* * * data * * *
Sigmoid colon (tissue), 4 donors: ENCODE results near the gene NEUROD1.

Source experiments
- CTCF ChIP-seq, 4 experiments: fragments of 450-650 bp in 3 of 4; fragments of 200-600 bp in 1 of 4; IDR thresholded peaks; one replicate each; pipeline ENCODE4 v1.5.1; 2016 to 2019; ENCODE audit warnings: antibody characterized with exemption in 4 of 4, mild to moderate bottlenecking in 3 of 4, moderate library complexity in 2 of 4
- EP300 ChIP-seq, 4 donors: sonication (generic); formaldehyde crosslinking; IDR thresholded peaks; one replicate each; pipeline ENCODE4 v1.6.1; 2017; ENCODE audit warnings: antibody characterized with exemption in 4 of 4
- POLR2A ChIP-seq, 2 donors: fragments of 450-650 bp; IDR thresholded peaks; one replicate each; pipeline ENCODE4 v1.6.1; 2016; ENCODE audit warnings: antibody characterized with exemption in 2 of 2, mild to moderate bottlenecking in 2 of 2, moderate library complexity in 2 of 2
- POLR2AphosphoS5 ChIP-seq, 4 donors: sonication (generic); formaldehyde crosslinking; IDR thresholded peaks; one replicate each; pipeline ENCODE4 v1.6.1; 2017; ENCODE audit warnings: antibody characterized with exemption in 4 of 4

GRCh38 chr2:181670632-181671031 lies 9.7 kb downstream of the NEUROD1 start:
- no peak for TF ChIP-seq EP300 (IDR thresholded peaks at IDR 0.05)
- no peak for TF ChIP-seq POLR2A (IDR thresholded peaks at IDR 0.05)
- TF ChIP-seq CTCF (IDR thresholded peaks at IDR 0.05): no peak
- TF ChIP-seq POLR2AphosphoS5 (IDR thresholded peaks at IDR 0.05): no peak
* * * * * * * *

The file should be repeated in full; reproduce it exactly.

Sigmoid colon (tissue), 4 donors: ENCODE results near the gene NEUROD1.

Source experiments
- CTCF ChIP-seq, 4 experiments: fragments of 450-650 bp in 3 of 4; fragments of 200-600 bp in 1 of 4; IDR thresholded peaks; one replicate each; pipeline ENCODE4 v1.5.1; 2016 to 2019; ENCODE audit warnings: antibody characterized with exemption in 4 of 4, mild to moderate bottlenecking in 3 of 4, moderate library complexity in 2 of 4
- EP300 ChIP-seq, 4 donors: sonication (generic); formaldehyde crosslinking; IDR thresholded peaks; one replicate each; pipeline ENCODE4 v1.6.1; 2017; ENCODE audit warnings: antibody characterized with exemption in 4 of 4
- POLR2A ChIP-seq, 2 donors: fragments of 450-650 bp; IDR thresholded peaks; one replicate each; pipeline ENCODE4 v1.6.1; 2016; ENCODE audit warnings: antibody characterized with exemption in 2 of 2, mild to moderate bottlenecking in 2 of 2, moderate library complexity in 2 of 2
- POLR2AphosphoS5 ChIP-seq, 4 donors: sonication (generic); formaldehyde crosslinking; IDR thresholded peaks; one replicate each; pipeline ENCODE4 v1.6.1; 2017; ENCODE audit warnings: antibody characterized with exemption in 4 of 4

GRCh38 chr2:181670632-181671031 lies 9.7 kb downstream of the NEUROD1 start:
- no peak for TF ChIP-seq EP300 (IDR thresholded peaks at IDR 0.05)
- no peak for TF ChIP-seq POLR2A (IDR thresholded peaks at IDR 0.05)
- TF ChIP-seq CTCF (IDR thresholded peaks at IDR 0.05): no peak
- TF ChIP-seq POLR2AphosphoS5 (IDR thresholded peaks at IDR 0.05): no peak